The current study aimed to quantify glioma based on the radiomics analysis and classify its grade into HGG or LGG. Therefore, the radiomics approach was combined with various machine-learning methods using contrast-enhanced brain CT scans.

Material and Methods

This retrospective study consists of data acquisition, segmentation, feature selection and extraction, classification, analysis, and evaluation of classifiers.

Patient Selection and Population

This study was approved by the Ethics Committee of the Faculty of Medical Science, Mashhad University of Medical Sciences, Mashhad, Iran, and examined 130 patients who performed stereotactic biopsies from 2013 to 2019 in Mashhad, Imam Reza Hospital, Iran. All patients, who participated in this study, signed the informed consent. Further, the inclusion criteria for patients were as follows: 1) histopathologic diagnosis of gliomas grouped into LGGs and HGGs according to the WHO criteria and 2) CT images without any beam-hardening artifacts in the Region of Interest (ROI). The lack of pathological information and CT scan images led to the exclusion of 35 and 26 patients from the study, respectively. Also, 7 patients were excluded due to beam hardening artifacts in the tumor area. Finally, 62 patients were included with 31 LGG and 31 HGG patients.

Image data acquisition

All patients underwent a brain contrast-enhanced CT scan using a 16-slice multi-detector CT scanner (Neusoft Medical System Co., Ltd, Shenyang, China, ), with the acquisition parameters as follows: axial scan mode, 120 kV, 180 mAs, detector collimation, 4×0.75 mm2, and matrix size 512×512. Contrast-enhanced CT was performed after 5-7 min following intravenous administration of 90 mL of iodinated contrast medium (Iodixanol 652 mg/mL; Visipaque 320 mg I/mL; GE Healthcare Biosciences, Little Chalfont, UK). All CT scan images were obtained with the same scanner and protocol to reduce the influence factors on image intensity variation.

Tumor segmentation

In this study, the segmented tumor was performed by a 25-year experienced CT-scan technologist using 3D slicer software (version 4.10.2) and used for delineating tumor core Volume of Interest (VOI) in each patient. Some quantitative histograms and textural features were calculated on the selected VOI of each patient.

Feature extraction

The current study aimed to extract high-dimension features to describe quantitative attributes of VOI (16) by an open-source software Pyradiomics (available at Further, 14 shape features (e.g., surface area, elongation, and minor axis length), 18 histogram-based features, and 75 texture-based features were computed. The histogram-based features (first-order features) describe the distribution of voxel intensity in medical images, such as mean, median, min, max range, skewness, and kurtosis. Furthermore, texture-based features illustrate statistical intercorrelation between voxels with similar (or dissimilar) contrasts, which measure intratumoral heterogeneity, like the Gray Level Co-occurrence Matrix (GLCM), Gray Level Size Zone (GLSZM), and Neighborhood Gray Level Dependence Matrix (NGLDM).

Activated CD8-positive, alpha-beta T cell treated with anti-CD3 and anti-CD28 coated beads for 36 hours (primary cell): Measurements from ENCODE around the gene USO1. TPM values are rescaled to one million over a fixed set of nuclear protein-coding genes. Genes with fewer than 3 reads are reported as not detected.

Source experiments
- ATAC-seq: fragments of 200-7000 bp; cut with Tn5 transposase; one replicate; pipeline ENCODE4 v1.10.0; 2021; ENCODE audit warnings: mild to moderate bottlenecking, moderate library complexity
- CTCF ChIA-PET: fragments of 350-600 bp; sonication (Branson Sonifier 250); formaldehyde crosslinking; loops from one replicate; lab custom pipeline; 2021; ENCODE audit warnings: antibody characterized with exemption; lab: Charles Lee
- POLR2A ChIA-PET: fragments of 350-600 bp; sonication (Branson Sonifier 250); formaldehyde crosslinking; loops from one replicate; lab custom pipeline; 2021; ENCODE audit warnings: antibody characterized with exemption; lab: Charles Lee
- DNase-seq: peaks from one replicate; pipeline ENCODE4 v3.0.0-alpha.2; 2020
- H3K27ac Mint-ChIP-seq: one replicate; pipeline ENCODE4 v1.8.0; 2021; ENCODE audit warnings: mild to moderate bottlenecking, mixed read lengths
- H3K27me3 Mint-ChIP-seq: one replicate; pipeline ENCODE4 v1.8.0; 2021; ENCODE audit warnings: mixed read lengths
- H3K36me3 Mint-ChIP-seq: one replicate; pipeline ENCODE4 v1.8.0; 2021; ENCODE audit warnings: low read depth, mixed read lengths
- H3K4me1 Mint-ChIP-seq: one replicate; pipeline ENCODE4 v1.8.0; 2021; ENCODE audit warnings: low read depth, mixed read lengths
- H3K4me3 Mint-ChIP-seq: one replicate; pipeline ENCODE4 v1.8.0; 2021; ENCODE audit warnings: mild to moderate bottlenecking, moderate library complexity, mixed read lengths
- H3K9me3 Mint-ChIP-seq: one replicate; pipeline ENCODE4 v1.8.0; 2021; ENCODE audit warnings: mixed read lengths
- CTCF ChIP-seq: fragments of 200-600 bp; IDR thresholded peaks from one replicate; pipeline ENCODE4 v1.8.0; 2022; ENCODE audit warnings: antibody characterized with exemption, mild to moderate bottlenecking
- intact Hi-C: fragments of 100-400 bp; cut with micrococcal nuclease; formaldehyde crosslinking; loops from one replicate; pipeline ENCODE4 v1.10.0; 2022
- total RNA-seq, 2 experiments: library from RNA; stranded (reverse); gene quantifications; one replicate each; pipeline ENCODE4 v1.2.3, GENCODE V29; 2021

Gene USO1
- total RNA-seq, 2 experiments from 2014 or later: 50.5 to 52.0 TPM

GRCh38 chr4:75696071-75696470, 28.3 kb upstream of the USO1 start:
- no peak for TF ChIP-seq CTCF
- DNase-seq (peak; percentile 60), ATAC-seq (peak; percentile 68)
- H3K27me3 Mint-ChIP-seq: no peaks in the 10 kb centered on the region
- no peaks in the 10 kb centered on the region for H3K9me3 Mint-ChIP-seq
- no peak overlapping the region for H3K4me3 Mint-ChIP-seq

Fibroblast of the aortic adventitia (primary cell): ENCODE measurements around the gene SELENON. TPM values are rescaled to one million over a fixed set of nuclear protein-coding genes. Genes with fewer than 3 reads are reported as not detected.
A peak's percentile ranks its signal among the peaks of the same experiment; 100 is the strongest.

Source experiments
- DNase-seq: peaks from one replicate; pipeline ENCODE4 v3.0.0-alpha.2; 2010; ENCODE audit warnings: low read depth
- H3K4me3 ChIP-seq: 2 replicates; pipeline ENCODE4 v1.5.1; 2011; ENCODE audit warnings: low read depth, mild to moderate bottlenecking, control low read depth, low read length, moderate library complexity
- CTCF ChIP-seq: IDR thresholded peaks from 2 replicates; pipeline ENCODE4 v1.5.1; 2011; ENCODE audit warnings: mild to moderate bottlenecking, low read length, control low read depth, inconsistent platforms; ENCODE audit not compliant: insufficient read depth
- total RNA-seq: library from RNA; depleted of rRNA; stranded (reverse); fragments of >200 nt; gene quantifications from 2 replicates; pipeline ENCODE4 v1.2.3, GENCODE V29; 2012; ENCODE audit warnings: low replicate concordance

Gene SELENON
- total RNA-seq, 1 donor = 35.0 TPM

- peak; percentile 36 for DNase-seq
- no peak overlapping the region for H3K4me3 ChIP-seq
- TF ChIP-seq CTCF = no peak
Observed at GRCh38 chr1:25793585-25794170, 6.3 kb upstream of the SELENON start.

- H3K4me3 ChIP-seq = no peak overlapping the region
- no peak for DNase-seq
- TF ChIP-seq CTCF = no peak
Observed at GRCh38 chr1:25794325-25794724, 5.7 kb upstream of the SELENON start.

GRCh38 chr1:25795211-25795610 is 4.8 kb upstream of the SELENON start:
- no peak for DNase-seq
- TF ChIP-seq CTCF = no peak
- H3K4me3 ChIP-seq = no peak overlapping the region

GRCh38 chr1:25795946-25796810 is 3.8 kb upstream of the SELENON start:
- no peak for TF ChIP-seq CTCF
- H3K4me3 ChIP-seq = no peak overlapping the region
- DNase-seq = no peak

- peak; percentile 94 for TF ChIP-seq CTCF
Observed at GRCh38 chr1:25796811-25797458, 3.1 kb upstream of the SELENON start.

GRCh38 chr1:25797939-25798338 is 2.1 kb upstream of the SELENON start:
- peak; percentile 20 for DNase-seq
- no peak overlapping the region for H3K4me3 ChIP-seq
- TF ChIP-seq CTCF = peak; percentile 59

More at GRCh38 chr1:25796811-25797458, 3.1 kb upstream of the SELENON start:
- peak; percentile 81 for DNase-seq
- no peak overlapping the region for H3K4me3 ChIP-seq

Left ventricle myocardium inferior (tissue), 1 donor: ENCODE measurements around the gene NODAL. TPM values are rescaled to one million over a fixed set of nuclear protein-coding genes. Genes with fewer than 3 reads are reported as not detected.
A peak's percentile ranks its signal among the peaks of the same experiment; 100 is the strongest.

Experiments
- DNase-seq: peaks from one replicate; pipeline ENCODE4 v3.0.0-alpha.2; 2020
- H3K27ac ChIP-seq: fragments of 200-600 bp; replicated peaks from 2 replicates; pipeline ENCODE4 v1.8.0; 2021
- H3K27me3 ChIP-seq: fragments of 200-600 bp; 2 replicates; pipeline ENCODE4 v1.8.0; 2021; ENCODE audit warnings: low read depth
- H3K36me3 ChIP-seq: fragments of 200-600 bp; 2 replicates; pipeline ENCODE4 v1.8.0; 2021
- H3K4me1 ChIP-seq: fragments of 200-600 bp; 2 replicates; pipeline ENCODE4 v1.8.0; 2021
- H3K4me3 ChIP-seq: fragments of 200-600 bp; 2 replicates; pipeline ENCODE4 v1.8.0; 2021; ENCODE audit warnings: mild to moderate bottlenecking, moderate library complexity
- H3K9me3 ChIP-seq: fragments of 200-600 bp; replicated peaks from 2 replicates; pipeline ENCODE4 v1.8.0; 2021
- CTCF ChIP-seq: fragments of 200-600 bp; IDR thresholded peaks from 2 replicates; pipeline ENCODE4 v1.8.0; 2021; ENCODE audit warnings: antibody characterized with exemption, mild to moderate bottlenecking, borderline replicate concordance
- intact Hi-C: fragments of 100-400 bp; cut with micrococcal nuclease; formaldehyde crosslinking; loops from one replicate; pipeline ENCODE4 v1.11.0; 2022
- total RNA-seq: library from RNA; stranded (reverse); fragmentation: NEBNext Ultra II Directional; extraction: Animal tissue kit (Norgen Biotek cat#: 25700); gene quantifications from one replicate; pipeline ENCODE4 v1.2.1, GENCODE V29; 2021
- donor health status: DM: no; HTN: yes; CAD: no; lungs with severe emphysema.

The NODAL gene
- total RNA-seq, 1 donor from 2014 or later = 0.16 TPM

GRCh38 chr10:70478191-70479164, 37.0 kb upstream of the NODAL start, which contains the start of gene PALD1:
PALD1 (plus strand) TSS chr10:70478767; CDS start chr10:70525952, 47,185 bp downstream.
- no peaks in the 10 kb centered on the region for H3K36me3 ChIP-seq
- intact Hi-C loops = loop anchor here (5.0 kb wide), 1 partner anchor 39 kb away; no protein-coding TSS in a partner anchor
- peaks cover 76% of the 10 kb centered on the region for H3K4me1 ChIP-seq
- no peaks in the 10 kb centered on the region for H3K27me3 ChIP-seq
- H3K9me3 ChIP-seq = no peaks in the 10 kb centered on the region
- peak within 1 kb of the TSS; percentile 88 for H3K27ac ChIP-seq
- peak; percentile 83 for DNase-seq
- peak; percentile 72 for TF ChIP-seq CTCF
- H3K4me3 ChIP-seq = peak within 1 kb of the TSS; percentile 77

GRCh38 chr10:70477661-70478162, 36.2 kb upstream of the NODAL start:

Feature Selection

Feature normalization prevents some features from a greater or lower weight. Accordingly, a z-score normalization for feature values was used to uniform the range of each feature. On the other hand, feature selection results in removing redundant features and keeping important features for the next step.

In the present study, 13 out of 107 features, including 3 and 10 histogram and texture-based features, respectively, without any shape features were selected by Least Absolute Shrinkage and Selection Operator (LASSO) or L1 regularization to design models for HGG and LGG differentiations.

Model building

A total of 13 out of 107 features were used to avoid data overfitting in designing machine-learning classification models. Five classification algorithms, including Decision Tree, Discriminant Analysis, Logistic Regression, Support Vector Machine (SVM), and the k-nearest Neighbor (KNN) were applied to differentiate between HGG and LGG. Furthermore, pathological grading was applied as a golden standard to train the proposed supervised classification technique, implemented on the MATLAB R2017 platform.

Performance evaluation

The Area Under the Curve (AUC) and Receiver Operating Characteristic (ROC) curve were employed to evaluate and compare the performance of the classification models. Two different cross-validation values, including the 5- and 10-fold cross-validation were used to validate models. For example, in the 5-fold cross-validation, the entire dataset was randomly separated into five subsets so that one subset was used as a testing set, and the others were used as a training set. The training-testing procedures were also repeated five times until each sample in the dataset was used as a training and testing sample. The accuracy, sensitivity, specificity, AUC, ROC of the prediction models, and confusion matrix were also evaluated in the current study.


The tumor area was identified by contrast-enhanced CT scans, and the histogram and textural features were then extracted, in which the top 13 features from the LASSO feature-selection algorithm were considered significant (Table 1). Algorithms were classified into 3 different cross-validations, and each performance value was computed based on mean different cross-validation results to determine the best classifier algorithms between LGG and HGG.